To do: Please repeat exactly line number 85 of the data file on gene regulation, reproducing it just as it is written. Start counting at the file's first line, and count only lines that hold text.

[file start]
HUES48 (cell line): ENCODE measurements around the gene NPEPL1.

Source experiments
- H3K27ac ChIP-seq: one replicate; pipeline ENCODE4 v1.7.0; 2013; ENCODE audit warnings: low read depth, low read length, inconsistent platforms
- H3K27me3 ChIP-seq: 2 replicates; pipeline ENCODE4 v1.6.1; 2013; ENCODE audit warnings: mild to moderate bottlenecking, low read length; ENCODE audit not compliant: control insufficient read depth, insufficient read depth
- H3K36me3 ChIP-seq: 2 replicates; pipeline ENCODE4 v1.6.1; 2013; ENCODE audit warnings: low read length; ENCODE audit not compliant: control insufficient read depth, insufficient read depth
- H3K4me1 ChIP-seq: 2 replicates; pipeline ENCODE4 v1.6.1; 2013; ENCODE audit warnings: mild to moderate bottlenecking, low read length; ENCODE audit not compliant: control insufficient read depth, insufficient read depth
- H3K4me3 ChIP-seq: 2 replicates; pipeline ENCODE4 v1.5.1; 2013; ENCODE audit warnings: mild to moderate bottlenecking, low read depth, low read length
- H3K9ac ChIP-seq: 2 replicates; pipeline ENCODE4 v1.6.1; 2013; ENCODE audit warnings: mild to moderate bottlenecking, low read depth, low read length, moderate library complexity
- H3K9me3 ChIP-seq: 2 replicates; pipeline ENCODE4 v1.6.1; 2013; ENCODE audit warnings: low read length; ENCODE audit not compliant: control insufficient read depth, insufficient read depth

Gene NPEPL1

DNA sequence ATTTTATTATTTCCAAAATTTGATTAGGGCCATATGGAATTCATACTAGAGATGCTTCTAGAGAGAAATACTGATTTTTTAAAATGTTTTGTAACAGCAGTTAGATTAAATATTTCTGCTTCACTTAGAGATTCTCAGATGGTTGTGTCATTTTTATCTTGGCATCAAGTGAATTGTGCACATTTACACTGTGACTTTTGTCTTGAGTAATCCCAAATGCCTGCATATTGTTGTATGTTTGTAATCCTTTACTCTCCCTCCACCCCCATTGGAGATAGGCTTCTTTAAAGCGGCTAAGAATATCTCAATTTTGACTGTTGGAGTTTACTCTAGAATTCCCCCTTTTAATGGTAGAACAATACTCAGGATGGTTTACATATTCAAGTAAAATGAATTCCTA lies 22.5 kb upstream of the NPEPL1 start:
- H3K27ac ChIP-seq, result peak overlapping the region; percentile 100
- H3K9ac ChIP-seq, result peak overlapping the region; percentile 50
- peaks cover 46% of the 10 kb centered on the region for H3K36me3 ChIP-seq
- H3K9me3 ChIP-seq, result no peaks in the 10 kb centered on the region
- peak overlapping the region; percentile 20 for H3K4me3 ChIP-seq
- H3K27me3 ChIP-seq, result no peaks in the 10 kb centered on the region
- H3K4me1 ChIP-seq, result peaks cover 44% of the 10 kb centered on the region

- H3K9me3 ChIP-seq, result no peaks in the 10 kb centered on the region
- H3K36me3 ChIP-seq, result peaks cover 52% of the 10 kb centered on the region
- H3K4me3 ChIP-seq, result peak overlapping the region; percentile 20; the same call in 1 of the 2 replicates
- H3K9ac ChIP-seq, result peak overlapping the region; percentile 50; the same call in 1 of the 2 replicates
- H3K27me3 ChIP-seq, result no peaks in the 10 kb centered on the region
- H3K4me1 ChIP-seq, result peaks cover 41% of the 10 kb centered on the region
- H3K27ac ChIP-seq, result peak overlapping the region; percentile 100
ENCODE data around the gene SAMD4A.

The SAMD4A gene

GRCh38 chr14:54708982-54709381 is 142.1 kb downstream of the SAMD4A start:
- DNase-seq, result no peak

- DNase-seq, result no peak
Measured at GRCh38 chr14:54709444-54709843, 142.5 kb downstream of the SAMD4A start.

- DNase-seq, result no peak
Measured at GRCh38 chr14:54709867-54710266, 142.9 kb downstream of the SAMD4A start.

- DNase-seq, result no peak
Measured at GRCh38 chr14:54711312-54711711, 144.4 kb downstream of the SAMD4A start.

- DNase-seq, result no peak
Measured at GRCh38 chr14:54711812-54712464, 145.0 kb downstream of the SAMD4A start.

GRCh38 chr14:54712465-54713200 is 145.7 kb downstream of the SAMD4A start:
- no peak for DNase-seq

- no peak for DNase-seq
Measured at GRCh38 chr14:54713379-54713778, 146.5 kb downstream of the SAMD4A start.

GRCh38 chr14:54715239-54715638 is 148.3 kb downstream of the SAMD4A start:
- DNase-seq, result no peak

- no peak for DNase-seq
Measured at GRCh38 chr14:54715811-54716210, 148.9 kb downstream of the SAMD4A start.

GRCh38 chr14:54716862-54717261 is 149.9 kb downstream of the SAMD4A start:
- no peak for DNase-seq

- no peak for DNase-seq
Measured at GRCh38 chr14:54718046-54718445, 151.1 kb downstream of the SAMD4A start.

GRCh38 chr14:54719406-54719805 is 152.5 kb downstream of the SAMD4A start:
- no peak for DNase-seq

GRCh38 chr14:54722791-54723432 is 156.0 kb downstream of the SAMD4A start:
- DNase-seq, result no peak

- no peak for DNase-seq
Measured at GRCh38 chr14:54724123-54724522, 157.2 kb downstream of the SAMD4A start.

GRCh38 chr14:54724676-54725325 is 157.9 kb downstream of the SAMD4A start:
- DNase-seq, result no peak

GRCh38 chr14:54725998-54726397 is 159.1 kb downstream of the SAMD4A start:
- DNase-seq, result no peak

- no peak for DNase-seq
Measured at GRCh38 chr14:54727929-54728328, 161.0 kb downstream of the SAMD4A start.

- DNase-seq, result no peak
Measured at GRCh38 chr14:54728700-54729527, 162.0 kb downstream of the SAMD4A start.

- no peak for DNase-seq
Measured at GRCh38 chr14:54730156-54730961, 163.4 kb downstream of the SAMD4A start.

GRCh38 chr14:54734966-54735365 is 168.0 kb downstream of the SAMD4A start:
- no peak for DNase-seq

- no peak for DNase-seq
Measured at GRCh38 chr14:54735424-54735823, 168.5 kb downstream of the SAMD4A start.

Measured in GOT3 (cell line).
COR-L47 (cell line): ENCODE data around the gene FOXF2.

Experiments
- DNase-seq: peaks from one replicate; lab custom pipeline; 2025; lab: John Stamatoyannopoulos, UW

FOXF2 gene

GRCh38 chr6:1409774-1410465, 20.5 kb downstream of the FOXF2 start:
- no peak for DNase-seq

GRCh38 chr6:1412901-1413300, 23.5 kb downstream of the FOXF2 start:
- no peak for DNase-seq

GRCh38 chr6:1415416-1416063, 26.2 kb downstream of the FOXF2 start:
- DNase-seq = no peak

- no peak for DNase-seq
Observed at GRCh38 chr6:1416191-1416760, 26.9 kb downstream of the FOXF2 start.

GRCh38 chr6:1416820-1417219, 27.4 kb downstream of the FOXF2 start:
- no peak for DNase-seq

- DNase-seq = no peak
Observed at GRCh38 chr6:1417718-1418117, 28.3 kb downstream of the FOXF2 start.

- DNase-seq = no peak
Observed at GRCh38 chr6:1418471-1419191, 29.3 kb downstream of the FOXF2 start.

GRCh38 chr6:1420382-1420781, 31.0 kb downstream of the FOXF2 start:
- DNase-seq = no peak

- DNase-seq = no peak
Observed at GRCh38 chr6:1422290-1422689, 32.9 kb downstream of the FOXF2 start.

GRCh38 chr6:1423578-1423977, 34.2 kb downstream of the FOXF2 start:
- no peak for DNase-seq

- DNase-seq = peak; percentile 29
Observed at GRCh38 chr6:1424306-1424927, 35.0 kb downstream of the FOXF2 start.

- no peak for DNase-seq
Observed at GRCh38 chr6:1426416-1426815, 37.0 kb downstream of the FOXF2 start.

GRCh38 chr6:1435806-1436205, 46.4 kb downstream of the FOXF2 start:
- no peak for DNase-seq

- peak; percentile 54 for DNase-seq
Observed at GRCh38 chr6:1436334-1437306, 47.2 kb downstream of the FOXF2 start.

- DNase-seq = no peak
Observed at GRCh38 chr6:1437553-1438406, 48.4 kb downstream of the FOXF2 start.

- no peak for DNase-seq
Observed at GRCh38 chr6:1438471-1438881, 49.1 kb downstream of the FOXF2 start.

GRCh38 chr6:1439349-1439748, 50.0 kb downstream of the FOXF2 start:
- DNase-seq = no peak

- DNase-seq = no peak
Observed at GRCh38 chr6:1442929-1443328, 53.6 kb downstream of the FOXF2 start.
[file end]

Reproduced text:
- DNase-seq = no peak